Frequently asked questions
My partner didn’t want an AVO, so why did the police take one out against me?
In NSW the law states that a police officer must make an application for an AVO if a domestic violence offence has recently been or is being committed, or is imminent, or is likely. In November 2008 the Police published a domestic and family violence policy. It includes the following statements:
“The NSW Police Force will use a proactive approach in dealing with offenders. This approach requires police to not only respond to incidents of domestic and family violence and give strongest consideration to arrest, but to develop strategies to reduce the negative behaviour of offenders who have had AVO applications consistently withdrawn.”
“The NSW Police Force is committed to using all lawful means to policing domestic and family violence. This includes wherever possible, removing offenders from the victim, taking out an AVO on behalf of victims and any children living or spending time with the victim (whether they are by consent or not), investigating breaches of AVOs, and developing solutions to managing repeat offenders.”
My partner didn’t want me charged so why did the police charge me?
The police policy for more than a decade has been to actively arrest alleged offenders of domestic violence despite the wishes of the alleged victim. The police domestic and family violence policy says: “The NSW Police Force encourages police to give the strongest consideration to arrest offenders of domestic and family violence. The safety, protection and wellbeing of victims are of paramount concern to police.”
“The NSW Police Force enforces a pro prosecution response to the investigation and management of domestic and family violence. Charges will be laid against offenders where evidence exists to support criminal charges.”
Will I get a criminal record?
You will not get a criminal record if the court makes an AVO. However, if you breach the AVO you may be charged with a criminal offence. The maximum penalty for breaching an order is a fine of $5,500 and a prison sentence for 2 years. Unless the court otherwise orders, a person who is convicted of breaching an AVO must be sentenced to prison if breach was an act of violence against a person.
What effect will an AVO have on my future?
Although you will not get a criminal record, you should be aware of the consequences of having an AVO against you. They include:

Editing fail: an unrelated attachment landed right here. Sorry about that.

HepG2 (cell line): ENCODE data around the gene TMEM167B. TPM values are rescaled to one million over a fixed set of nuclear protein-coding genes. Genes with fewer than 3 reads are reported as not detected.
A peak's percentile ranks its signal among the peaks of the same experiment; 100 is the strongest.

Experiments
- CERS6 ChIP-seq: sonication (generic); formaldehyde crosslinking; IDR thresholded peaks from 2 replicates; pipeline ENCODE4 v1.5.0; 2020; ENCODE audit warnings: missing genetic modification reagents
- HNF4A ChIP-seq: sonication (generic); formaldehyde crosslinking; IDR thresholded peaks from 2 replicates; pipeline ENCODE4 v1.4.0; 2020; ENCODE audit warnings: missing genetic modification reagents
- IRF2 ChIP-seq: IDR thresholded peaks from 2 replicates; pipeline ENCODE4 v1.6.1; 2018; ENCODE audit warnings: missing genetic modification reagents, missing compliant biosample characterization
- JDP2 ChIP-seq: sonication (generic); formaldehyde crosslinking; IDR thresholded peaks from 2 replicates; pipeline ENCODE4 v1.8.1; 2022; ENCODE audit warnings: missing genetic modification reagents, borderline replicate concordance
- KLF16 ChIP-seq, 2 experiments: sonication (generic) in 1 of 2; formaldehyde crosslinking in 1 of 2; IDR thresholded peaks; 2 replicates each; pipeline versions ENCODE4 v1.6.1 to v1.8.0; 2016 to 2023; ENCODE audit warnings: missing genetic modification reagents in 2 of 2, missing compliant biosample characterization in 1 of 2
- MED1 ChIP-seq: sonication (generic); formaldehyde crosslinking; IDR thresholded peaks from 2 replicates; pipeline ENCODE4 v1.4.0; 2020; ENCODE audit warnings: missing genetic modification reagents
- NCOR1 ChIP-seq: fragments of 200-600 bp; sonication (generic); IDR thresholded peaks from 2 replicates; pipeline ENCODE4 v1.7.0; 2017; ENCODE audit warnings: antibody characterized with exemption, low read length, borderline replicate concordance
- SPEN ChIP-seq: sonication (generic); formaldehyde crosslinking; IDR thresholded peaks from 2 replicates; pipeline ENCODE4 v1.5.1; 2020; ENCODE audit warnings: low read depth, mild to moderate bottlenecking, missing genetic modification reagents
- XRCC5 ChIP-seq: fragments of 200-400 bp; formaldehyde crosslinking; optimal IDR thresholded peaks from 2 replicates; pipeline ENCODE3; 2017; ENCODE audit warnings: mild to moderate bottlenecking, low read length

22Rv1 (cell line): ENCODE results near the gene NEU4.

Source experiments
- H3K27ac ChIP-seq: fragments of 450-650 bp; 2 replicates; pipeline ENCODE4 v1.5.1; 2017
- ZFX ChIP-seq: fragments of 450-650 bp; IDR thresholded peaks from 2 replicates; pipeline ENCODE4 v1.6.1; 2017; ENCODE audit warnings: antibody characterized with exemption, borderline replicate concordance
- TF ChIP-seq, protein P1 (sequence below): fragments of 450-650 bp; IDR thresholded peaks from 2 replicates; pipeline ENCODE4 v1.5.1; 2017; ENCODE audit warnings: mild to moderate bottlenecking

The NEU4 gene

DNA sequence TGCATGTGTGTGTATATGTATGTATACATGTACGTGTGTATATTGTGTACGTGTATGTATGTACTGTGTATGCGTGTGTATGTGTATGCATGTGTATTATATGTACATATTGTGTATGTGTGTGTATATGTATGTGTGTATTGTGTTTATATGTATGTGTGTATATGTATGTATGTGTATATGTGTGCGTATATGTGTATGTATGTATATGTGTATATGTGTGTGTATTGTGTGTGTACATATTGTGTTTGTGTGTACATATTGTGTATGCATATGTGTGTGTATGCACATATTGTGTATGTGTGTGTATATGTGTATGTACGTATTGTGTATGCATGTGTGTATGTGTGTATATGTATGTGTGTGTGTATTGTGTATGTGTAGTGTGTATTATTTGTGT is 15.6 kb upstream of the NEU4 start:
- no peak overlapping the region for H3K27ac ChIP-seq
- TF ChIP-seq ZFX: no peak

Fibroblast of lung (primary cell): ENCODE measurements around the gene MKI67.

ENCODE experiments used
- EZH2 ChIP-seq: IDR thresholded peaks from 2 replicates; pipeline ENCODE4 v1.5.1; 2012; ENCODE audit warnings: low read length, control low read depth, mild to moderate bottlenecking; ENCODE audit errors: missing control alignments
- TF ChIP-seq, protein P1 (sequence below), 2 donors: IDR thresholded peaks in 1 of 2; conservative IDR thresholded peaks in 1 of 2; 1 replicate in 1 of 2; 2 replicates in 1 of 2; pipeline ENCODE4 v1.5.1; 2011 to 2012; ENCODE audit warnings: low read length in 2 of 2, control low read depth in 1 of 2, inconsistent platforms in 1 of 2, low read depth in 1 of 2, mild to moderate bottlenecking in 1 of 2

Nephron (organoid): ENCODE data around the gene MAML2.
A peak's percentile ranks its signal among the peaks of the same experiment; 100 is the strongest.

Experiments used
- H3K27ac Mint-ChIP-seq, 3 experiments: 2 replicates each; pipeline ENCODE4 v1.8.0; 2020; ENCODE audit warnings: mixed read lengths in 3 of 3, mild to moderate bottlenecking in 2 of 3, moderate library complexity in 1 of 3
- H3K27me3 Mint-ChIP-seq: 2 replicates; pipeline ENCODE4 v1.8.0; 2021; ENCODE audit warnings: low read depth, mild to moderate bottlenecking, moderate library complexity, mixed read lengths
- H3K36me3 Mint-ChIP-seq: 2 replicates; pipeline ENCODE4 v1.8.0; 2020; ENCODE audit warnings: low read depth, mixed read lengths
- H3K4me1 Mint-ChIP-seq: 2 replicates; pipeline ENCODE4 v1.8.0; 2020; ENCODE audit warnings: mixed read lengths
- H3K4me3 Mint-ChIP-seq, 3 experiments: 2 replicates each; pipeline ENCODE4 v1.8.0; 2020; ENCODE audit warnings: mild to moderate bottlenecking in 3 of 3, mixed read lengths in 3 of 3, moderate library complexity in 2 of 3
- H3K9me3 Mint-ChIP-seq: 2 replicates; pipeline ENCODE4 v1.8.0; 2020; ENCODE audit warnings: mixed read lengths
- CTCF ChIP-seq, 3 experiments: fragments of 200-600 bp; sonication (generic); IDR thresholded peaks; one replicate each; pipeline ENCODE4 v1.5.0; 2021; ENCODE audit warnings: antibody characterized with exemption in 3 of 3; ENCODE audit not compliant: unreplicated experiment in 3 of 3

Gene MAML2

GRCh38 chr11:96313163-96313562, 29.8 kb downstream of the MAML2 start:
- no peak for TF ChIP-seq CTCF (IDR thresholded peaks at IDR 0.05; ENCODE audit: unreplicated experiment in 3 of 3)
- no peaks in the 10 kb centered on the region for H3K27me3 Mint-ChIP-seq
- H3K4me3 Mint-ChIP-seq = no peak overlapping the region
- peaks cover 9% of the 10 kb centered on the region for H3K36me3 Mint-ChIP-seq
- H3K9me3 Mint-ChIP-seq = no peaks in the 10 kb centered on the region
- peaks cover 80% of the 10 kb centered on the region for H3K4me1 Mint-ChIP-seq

- Any firearms you have must be given in to the police. Your firearms licence or permit is automatically suspended by an interim AVO and revoked by a final AVO.
- You cannot get a new firearms licence until 10 years after the AVO has ended.
- The fact that an AVO was made against you will be kept on a police database.
- An AVO can also affect your licence to work as a security officer, a police officer or other specific jobs, even though you do not get a criminal record.
- If the AVO includes children, the Commission for Children and Young People may be notified. An AVO may affect your ability to hold a job which involves contact with children.
What is the difference between an APVO and an ADVO?
Although all AVOs work in the same way, they are divided into two categories:
- Apprehended Domestic Violence Orders (ADVOs) are made when a domestic relationship exists or has previously existed between the victim and the person accused of violence.
- Apprehended Personal Violence Orders (APVOs) are made to protect a person from another person when there is no domestic relationship and has never been a domestic relationship linking the two people, for example, neighbours or work colleagues.
What effect will an AVO have on my children?
The ADVO can state that you may not approach the children. If a Parenting Order or Injunction is in place allowing you to contact your children, the ADVO will be made accordingly. However, if the children’s safety is threatened, courts have the power to amend the Parenting Order to ensure their safety. Note as well that the courts have the power to vary an AVO.
How long does an AVO last?
An AVO lasts a specified period of time, e.g. two or three years. This depends on what the magistrate considers necessary to protect the person in need of protection.
Before that period ends, it is possible for the protected person to apply for an extension of the AVO, as long as he or she still has a reasonable fear of the defendant.
WHERE TO NEXT?
If you suspect that you may be under investigation, or if you have been charged with an offence, it is vital to get competent legal advice as early as possible. Our lawyers are highly specialised in criminal law and will be able to guide you through the process while dealing with the various authorities related to your matter.